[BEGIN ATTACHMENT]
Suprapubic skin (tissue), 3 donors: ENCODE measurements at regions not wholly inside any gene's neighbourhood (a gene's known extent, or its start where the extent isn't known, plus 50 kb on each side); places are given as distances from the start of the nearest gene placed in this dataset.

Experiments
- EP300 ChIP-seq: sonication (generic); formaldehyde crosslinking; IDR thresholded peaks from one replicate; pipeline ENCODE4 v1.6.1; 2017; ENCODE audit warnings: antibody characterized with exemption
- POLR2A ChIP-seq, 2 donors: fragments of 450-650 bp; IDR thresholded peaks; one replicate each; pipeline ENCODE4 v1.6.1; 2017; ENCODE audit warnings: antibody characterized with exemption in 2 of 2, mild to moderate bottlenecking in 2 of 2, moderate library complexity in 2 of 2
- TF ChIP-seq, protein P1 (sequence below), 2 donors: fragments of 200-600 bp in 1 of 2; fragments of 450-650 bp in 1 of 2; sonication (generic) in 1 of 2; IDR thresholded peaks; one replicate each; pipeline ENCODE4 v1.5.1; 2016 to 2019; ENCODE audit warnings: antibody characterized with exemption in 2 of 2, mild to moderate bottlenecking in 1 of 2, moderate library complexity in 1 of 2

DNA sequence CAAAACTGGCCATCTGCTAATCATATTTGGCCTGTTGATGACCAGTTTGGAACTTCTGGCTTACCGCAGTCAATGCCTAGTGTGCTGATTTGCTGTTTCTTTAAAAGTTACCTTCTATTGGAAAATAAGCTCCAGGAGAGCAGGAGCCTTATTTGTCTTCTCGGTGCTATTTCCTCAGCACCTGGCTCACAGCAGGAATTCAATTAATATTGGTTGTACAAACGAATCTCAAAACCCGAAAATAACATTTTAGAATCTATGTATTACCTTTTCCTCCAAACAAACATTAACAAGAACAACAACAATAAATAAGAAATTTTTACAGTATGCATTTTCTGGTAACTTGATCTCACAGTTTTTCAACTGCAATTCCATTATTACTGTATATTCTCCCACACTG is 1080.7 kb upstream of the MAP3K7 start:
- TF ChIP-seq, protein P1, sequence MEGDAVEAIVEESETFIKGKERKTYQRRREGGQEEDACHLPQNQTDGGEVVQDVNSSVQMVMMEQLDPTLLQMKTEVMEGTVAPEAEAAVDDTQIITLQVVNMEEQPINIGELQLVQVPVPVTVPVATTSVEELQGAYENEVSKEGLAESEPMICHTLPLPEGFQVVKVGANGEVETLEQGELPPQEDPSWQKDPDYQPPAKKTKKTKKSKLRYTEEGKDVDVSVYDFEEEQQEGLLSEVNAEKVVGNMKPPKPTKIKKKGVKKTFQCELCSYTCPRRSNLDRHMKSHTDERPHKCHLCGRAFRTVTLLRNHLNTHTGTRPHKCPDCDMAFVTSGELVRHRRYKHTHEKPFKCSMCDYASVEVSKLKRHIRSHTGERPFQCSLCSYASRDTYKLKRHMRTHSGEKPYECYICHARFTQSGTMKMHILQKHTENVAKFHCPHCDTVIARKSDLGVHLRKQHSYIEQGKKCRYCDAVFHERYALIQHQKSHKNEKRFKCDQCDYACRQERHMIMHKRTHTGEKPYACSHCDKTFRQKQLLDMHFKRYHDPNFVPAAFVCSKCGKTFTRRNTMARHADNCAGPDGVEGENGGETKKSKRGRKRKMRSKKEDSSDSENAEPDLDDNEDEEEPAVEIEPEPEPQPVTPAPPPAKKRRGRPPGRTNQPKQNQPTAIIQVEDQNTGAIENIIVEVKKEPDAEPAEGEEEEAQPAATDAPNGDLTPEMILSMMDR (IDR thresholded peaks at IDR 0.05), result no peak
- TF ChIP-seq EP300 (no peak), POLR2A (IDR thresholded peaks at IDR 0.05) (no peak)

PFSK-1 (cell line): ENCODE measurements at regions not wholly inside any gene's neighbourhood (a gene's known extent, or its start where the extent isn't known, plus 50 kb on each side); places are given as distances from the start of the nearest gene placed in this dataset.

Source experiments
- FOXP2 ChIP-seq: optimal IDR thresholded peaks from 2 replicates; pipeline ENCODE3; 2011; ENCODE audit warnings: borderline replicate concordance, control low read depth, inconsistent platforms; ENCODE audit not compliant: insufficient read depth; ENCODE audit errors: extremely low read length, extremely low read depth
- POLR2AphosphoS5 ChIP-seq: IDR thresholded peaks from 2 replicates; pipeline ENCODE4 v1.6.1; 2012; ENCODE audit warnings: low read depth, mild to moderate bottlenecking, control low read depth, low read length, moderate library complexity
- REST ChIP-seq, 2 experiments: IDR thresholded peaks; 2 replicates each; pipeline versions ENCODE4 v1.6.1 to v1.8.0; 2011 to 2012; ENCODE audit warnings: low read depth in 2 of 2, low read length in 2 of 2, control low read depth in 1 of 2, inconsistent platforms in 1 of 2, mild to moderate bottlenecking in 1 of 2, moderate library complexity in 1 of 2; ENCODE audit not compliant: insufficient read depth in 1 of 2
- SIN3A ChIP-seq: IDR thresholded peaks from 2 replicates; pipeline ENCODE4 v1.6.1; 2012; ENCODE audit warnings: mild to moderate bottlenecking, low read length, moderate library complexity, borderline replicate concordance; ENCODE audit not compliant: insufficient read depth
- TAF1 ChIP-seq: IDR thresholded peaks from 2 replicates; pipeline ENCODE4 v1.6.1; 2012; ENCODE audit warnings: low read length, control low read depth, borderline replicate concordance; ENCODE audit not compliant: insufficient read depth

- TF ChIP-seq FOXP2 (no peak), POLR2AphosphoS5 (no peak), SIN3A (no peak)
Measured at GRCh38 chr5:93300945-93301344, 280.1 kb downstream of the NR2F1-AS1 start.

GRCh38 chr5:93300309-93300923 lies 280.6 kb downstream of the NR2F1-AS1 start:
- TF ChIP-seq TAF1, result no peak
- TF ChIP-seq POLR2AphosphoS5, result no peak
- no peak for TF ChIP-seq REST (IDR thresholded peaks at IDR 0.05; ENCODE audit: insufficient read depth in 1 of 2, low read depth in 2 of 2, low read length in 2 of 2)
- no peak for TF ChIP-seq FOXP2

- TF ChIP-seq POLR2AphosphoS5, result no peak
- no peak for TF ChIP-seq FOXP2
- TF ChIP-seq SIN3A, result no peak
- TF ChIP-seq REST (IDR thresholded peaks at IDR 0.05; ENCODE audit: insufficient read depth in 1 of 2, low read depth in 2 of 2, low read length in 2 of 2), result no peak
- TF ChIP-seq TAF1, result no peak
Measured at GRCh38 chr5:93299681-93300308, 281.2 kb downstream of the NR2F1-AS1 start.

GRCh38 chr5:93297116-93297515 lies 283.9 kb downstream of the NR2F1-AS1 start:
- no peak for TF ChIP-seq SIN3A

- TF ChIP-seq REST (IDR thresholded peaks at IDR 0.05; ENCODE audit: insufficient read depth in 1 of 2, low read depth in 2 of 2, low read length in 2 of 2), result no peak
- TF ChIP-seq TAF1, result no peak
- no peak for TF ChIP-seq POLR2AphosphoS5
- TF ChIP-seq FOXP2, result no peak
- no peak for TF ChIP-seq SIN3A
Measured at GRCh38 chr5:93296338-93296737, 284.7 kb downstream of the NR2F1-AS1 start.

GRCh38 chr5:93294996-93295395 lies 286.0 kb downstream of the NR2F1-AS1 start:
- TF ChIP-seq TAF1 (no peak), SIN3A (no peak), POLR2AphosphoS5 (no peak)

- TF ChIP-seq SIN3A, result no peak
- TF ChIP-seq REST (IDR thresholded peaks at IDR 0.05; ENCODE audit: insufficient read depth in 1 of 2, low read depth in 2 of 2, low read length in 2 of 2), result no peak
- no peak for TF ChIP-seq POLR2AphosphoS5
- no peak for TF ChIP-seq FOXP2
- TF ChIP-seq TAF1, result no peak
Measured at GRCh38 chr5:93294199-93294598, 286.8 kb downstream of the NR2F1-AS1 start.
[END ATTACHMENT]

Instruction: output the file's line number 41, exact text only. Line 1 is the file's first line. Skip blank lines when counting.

- no peak for TF ChIP-seq POLR2AphosphoS5